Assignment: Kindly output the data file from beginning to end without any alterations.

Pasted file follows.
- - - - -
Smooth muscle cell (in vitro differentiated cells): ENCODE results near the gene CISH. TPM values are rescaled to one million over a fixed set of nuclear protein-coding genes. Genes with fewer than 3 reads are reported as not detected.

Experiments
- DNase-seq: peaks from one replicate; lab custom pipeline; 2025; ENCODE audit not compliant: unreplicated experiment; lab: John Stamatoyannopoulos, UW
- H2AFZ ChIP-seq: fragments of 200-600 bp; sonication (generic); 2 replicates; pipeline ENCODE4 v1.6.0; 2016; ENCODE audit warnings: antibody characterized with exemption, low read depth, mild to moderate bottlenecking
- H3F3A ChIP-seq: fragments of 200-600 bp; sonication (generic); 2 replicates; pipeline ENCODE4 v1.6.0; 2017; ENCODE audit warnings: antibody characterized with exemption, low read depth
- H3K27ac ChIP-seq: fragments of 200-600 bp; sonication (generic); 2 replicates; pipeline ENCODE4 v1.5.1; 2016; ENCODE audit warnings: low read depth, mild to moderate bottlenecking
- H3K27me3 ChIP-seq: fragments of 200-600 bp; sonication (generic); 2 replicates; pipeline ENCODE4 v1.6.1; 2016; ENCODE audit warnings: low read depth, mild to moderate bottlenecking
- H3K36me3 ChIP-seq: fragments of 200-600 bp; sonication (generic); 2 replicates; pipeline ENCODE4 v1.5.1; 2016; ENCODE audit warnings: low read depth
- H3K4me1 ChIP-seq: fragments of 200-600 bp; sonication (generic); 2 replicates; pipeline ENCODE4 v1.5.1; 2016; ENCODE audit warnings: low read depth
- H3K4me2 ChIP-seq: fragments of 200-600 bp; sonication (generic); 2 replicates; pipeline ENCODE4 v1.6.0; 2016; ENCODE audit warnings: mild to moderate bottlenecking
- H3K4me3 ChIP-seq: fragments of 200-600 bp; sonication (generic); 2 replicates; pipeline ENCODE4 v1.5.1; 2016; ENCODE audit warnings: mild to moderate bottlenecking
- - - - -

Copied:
Smooth muscle cell (in vitro differentiated cells): ENCODE results near the gene CISH. TPM values are rescaled to one million over a fixed set of nuclear protein-coding genes. Genes with fewer than 3 reads are reported as not detected.

Experiments
- DNase-seq: peaks from one replicate; lab custom pipeline; 2025; ENCODE audit not compliant: unreplicated experiment; lab: John Stamatoyannopoulos, UW
- H2AFZ ChIP-seq: fragments of 200-600 bp; sonication (generic); 2 replicates; pipeline ENCODE4 v1.6.0; 2016; ENCODE audit warnings: antibody characterized with exemption, low read depth, mild to moderate bottlenecking
- H3F3A ChIP-seq: fragments of 200-600 bp; sonication (generic); 2 replicates; pipeline ENCODE4 v1.6.0; 2017; ENCODE audit warnings: antibody characterized with exemption, low read depth
- H3K27ac ChIP-seq: fragments of 200-600 bp; sonication (generic); 2 replicates; pipeline ENCODE4 v1.5.1; 2016; ENCODE audit warnings: low read depth, mild to moderate bottlenecking
- H3K27me3 ChIP-seq: fragments of 200-600 bp; sonication (generic); 2 replicates; pipeline ENCODE4 v1.6.1; 2016; ENCODE audit warnings: low read depth, mild to moderate bottlenecking
- H3K36me3 ChIP-seq: fragments of 200-600 bp; sonication (generic); 2 replicates; pipeline ENCODE4 v1.5.1; 2016; ENCODE audit warnings: low read depth
- H3K4me1 ChIP-seq: fragments of 200-600 bp; sonication (generic); 2 replicates; pipeline ENCODE4 v1.5.1; 2016; ENCODE audit warnings: low read depth
- H3K4me2 ChIP-seq: fragments of 200-600 bp; sonication (generic); 2 replicates; pipeline ENCODE4 v1.6.0; 2016; ENCODE audit warnings: mild to moderate bottlenecking
- H3K4me3 ChIP-seq: fragments of 200-600 bp; sonication (generic); 2 replicates; pipeline ENCODE4 v1.5.1; 2016; ENCODE audit warnings: mild to moderate bottlenecking